Strategies to keep ponds and streams clean and safe
When producers think about tackling all that needs to be fixed, managed, maintained and monitored on their farms, their water supply may fall to the bottom of the list. Though ponds, springs and streams are valued resources, they may not be getting the routine care they need. “Water resources, ponds and streams have a vulnerability that we don’t think about,” Marley Beem, Ph.D., Associate Extension Specialist with Oklahoma State University, said.
Though a highly valued resource, water can be easily contaminated. Producers who educate themselves on proper water management, can hopefully avoid big issues in the future.
“The more we know, the better stewards we can be,” Beem stated. “And the better we will be able to protect what we have and not looking at some sort of problem that is expensive to fix or is unfixable.” Good water resource management starts with monitoring different aspects of the pond or stream.
Manage Plant Population
One of the biggest problems in ponds is excess aquatic plant growth. Aquatic biologists recommend 20 to 30 percent plant coverage in a pond. Plant coverage benefits fish and provides protection against wave erosion for windswept ponds.
However, an overabundance of aquatic plants can cause problems. Experts recommend taking immediate action if plants start to take over the water source. “Once it gets to a point that a majority of the pond gets covered up, it is difficult to use herbicides or other means to correct it,” Beem stated. “So, we rather have people notice a problem is coming on, that it’s growing more than it did last year and then to seek advice.”
When treatment is necessary, pond owners need to match the identity of the plant with specific herbicides. Local extension agents and Natural Resources Conservation Service representatives are available to answer questions .
Maintain Vegetation Near Water Sources
Dams and spillways are vulnerable to erosion, and the should be inspected on a regular basis to monitor for problems. The faces of dams and spillways should have good plant cover and deep-rooted grass in order to protect against erosion.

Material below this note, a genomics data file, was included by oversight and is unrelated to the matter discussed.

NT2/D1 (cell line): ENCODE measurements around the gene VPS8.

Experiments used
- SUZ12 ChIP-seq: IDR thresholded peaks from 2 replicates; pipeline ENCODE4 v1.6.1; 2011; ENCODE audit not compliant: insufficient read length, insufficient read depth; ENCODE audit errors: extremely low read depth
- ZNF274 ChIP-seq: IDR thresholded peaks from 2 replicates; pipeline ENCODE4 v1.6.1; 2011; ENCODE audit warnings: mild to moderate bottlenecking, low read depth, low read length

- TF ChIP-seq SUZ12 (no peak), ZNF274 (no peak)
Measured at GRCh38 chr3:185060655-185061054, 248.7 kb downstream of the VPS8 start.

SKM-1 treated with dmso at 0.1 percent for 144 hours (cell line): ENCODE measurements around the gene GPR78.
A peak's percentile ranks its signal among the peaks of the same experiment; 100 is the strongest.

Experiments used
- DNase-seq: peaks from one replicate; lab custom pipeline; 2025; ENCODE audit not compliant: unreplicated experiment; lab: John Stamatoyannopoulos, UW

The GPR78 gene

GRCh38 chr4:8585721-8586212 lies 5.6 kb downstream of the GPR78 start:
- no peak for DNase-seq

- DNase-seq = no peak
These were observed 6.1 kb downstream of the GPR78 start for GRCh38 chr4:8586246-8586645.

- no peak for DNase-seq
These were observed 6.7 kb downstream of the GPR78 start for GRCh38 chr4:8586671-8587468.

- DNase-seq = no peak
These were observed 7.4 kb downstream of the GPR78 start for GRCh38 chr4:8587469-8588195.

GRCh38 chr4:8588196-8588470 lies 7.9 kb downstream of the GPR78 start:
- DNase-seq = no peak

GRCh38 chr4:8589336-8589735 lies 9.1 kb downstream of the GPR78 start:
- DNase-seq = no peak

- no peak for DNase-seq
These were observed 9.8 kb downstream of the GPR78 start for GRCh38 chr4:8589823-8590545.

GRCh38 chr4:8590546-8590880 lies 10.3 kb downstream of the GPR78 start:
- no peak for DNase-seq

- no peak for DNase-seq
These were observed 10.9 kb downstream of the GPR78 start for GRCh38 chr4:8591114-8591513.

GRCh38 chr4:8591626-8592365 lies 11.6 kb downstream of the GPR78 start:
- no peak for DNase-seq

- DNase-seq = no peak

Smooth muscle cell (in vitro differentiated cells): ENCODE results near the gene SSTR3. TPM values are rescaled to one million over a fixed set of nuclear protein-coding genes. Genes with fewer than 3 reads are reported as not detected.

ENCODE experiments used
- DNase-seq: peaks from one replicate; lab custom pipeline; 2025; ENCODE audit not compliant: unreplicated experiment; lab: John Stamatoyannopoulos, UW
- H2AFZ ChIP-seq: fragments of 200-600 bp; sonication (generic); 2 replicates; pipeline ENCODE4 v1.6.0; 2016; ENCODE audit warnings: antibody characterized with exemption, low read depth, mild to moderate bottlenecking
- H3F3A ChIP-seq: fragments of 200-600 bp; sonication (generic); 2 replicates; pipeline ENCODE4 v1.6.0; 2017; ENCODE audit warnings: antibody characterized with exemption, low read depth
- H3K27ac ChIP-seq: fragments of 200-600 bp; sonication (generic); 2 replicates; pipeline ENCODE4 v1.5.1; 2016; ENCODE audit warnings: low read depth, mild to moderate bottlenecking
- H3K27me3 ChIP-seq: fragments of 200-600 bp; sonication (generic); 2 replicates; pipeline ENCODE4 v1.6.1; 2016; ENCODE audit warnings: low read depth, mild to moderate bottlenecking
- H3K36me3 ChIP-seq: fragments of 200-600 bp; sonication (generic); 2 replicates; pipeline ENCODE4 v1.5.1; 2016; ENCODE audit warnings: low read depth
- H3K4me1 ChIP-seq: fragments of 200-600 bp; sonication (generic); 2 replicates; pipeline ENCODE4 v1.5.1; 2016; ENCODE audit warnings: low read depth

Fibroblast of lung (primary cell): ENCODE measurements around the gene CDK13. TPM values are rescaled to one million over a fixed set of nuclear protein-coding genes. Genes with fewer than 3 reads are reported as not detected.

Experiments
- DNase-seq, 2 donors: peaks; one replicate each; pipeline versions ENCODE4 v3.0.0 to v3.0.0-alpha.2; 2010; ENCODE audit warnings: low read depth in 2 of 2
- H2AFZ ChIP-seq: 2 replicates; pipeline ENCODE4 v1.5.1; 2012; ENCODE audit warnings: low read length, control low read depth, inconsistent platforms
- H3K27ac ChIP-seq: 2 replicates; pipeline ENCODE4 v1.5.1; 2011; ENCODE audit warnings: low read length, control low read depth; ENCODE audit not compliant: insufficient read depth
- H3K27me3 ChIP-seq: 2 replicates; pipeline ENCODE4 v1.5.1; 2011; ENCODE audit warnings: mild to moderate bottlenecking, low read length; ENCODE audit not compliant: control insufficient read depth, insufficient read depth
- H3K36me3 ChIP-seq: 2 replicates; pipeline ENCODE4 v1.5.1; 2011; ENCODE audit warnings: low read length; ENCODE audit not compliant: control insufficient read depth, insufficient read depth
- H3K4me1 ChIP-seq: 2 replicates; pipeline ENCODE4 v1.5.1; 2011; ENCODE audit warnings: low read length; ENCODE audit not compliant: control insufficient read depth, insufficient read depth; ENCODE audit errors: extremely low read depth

Problems with erosion typically start in a spillway after an overflow event. Beem recommends fixing the erosion issue as soon as possible so the headcut doesn’t develop into something major.
In addition, experts state that trees on dams can be an issue. If pond owners already have trees on a dam, they may want to seek expert advice on whether the trees can be safely removed. “Often times you can consider removing a moderately sized tree at least, if you grub out the root stump, major roots and pack it with clay soil in successive layers that are compacted,” Beem stated.
Pond owners should consider consulting with a NRCS representative or another expert to get an assessment of their particular situation. Removing large trees with deep roots can be tricky. Also, incorporating routine maintenance to ensure the dam stays free of small trees and woody vegetation, will help keep the pond in good condition.
In regards to streams, it is important to be cautious about removing trees and woody vegetation alongside the stream. The root systems from trees and shrubs on stream banks help prevent the soil from eroding as the water flows in the channel.
If landowners remove too much or all of the woody vegetation, then undercutting or collapsing can occur on the stream banks. “In most cases, if you live alongside a stream you need to appreciate and value those trees and shrubs and leave a good healthy width of them in place,” Beem advised. “Otherwise, you get into high cut banks collapsing, and taking away some of your land.”
Monitor for Signs of Beavers
Beavers burrow the entrance of their dens underwater in the side of pond dams. “Beavers tend to get those burrows up in the higher parts of the dam. It is possible you could have a collapse of a den that could lead to a failure of the dam, as water comes across the top of the dam,” Beem explained. “Or it might intersect with some tree roots and you might have some leakage start some internal erosion that could cause a dam blow out.”
Landowners should watch for signs of beaver activity around their ponds.
There are steps homeowners can take to ensure their groundwater stays clean. For property owners with a well, experts recommend never storing chemicals in a wellhouse. In addition, experts recommend creating an exclusion zone around the well. The depth of the well and the porousness of the soil dictates how far away from the well homeowners should keep from applying herbicides or other chemicals.
Scheduling maintenance of septic systems may also fend off future problems. Septic systems need to be pumped out occasionally in order to prevent solids from clogging the system’s lateral lines.